Monday, 18 June 2012

'Don't Be Afraid of the Dark' (2010)

A young girl sent to live with her father and his new girlfriend discovers creatures in her new home who want to claim her as one of their own.  (via IMDb)

We've come to expect good things from Guillermo del Toro (who co-wrote the film), but I was a little bit apprehensive going into Don't Be Afraid of the Dark, wondering how the little creatures I'd seen in the trailer could actually be scary. But they are, which is usually a good thing in a horror film. I don't think I'm alone in working out exactly what they are in the first few minutes, but I figure you're supposed to and it doesn't detract from the movie in any way - if anything it adds to it.

The plot is fairly basic House Horror, with a child being attacked and the adults not believing a word she says, attributing everything to bad behaviour. So on that level you could say it's fairly one-dimensional. But as I said about The Grey, sometimes a basic plot can allow for a complex story.

We instantly relate to 8-year-old Sally (Bailee Madison), whose Mom "gives" (her words) her to Dad (Guy Pearce). So she doesn't want to go home. But then Dad cares more about his job than his daughter, so she doesn't want to stay put. Throw in the New Girlfriend/Replacement Mother character (Katie Holmes) and poor little Sally is stuck between a very large rock and a very hard place.

A very compelling and emotional performance from Madison is what takes the film to a higher level - she really does a fantastic job at scared, upset, distraught, unwanted, happy, curious, sad, and much more. Guy Peace is predictably fine, giving a solid performance for as much as one is needed (the story isn't really about him). Katie Holmes is on good form as well, really getting to grips with the subtlety of her role and exploring it on various levels.

All in all, it's a good film, with more focus on character and emotion than a lot of modern horrors. There are a fair amount of jumps and only the odd niggle to complain about (I thought Holmes' character was going somewhere it didn't, which is a shame). Del Toro brings a sprinkle of the Fairy Tale magic seen in Pan's Labyrinth and the film is beautifully shot. The ending may divide viewers (but don't all good endings?) and things are left a little ambiguous, but there's lots of fun to be had. Recommended.

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Thursday, 7 June 2012

'The Grey' (2011)


Once more into the fray. 
Into the last good fight I'll ever know. 
Live and die on this day.
Live and die on this day.

Take a bunch of men and dump them in a really cold place, miles away from civilisation and in wolf territory. That's basically all The Grey is. Which is why it's so good. A totally stripped-back plot allows room for a compelling, emotional, raw story of survival, that works on multiple levels.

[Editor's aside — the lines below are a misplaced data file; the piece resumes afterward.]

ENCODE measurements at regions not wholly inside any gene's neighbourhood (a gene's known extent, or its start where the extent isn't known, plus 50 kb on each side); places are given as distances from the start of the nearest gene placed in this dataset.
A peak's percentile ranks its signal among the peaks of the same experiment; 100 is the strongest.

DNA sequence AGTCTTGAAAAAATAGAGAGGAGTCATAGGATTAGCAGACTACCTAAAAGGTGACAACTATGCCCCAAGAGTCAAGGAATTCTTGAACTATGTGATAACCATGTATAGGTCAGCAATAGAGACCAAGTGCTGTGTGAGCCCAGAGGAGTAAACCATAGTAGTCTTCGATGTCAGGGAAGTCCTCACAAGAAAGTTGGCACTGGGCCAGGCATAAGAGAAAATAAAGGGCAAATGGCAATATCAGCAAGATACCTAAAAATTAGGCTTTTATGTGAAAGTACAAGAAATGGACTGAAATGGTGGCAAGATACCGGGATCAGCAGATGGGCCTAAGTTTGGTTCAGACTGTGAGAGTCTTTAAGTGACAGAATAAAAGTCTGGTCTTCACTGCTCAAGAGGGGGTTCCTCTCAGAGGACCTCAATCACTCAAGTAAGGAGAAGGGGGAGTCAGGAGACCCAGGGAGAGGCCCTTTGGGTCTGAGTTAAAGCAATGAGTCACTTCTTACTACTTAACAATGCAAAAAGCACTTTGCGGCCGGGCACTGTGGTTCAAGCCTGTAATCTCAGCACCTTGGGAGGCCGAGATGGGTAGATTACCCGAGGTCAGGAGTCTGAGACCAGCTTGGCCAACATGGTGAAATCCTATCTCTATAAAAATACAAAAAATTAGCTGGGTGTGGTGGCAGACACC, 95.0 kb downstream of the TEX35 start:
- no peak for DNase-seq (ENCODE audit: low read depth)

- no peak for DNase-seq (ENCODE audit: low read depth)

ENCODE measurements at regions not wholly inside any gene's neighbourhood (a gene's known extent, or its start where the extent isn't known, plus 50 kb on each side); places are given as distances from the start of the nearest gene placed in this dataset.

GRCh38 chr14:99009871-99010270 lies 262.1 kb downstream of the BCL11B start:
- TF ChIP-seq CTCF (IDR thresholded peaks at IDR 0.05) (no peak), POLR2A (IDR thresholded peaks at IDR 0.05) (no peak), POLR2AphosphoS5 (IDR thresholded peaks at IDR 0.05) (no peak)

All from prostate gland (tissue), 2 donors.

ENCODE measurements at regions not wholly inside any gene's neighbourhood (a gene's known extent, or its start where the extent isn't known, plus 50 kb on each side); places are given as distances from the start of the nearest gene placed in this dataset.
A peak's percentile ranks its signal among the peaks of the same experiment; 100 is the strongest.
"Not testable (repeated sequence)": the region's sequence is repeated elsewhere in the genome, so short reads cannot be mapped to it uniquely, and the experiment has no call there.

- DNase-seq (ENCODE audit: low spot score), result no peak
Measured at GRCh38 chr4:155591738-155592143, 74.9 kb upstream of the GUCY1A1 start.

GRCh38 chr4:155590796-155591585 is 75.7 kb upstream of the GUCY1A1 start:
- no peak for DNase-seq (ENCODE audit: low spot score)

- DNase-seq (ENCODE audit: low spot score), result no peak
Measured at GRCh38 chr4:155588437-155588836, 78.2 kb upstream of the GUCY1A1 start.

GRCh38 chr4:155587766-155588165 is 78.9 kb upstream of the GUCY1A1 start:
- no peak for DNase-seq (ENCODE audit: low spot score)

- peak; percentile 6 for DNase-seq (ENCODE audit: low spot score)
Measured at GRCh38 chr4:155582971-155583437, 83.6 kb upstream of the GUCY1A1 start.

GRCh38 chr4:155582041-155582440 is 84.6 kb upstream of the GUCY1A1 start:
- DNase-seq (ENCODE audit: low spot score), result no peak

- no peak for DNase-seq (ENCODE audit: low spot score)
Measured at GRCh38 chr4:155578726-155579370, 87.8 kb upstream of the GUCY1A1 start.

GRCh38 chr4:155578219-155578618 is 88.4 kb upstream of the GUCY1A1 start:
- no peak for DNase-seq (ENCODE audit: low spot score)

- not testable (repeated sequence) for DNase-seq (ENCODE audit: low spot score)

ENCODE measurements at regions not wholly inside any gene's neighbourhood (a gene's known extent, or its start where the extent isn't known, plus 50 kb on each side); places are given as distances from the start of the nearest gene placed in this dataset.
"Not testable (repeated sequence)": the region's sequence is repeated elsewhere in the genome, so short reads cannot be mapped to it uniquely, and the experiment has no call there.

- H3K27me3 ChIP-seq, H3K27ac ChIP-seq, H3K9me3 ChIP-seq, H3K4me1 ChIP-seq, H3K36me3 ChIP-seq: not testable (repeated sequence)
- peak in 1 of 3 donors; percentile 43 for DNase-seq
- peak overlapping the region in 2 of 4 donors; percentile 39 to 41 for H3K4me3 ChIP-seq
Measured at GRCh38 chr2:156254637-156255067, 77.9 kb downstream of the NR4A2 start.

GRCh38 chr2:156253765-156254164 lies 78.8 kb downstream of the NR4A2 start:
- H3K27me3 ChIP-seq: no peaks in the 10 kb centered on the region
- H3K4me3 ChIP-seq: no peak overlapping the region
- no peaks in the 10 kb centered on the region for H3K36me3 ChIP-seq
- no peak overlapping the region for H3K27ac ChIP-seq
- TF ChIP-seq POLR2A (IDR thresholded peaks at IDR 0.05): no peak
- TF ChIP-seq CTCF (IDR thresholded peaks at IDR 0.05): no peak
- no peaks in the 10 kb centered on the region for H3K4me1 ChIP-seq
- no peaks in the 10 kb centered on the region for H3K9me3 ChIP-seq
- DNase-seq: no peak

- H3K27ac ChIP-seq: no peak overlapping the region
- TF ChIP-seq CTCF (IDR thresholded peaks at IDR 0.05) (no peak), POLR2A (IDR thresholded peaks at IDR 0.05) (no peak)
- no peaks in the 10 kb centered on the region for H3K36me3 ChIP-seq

A band of plane crash survivors must trek through Alaska, constantly hounded by a pack of killer wolves. So the wolves themselves may not be portrayed in the most accurate light, but The Grey is essentially a horror film for the most part so this doesn't distract from the story. And it does its job on that level - I jumped more than once!

There's just enough development given to secondary characters throughout the story and they quickly drop like flies. Liam Neeson is on perfect form, hammering home a performance that should (but won't!) earn him some awards recognition. He plays John Ottway, a man who seems to want to die but is forced to take charge and keep others alive. This is where the film really shines - in the layers. Balls-out wolf vs. man violence and death-defying jumps tick the fun-factor box and wolves keep the tension coming. But the details of the story - exploration of Ottway's father and wife - allow for discussion on faith (religious and personal) and the nature of survival.

It's hard to say just how good this film is without going into specific details which would ruin it completely. It's near-perfect through and through. Yes, you can kinda see where things are leading from the first 15 minutes, but that doesn't seem to matter. If anything, it makes the inevitable even more compelling.

It's raw, primal storytelling - no lengthy plot developments or character twists, but simple and emotional. Through a simple plot comes a complex story. And even if survival stories aren't really your thing, it's worth seeing for Neeson's performance alone.

I can't urge you to see this film enough - The Grey is definitely a strong contender for Film of the Year in my book. Highly recommended!

NB: there is a post-credits scene you should watch.

Read more of Neil's movie reviews.